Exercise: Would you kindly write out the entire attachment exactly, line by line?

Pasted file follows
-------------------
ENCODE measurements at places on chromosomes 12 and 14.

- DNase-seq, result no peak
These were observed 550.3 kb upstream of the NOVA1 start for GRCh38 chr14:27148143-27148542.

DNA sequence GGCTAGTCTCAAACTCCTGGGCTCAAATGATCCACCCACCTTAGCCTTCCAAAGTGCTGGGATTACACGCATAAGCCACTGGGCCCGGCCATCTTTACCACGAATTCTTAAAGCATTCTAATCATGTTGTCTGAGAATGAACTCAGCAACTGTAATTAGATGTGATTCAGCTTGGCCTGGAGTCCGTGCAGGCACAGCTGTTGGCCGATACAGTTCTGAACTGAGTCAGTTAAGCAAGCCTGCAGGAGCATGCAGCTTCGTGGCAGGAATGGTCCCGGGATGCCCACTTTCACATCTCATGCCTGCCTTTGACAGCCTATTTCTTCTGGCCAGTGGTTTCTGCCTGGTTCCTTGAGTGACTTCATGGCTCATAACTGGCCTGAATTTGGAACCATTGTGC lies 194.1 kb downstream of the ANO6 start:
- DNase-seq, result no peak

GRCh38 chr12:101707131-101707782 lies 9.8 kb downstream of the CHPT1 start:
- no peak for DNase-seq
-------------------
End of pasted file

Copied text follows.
ENCODE measurements at places on chromosomes 12 and 14.

- DNase-seq, result no peak
These were observed 550.3 kb upstream of the NOVA1 start for GRCh38 chr14:27148143-27148542.

DNA sequence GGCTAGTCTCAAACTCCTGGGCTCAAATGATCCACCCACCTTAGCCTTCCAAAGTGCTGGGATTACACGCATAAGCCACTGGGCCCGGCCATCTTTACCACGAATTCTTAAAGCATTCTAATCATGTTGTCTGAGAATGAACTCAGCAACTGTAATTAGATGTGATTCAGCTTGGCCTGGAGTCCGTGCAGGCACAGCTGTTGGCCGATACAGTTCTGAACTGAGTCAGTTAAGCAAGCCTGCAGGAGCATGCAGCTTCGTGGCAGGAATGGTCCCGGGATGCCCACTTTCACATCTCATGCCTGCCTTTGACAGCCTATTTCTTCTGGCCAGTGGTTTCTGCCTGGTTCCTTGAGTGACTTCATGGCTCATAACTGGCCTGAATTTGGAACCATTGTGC lies 194.1 kb downstream of the ANO6 start:
- DNase-seq, result no peak

GRCh38 chr12:101707131-101707782 lies 9.8 kb downstream of the CHPT1 start:
- no peak for DNase-seq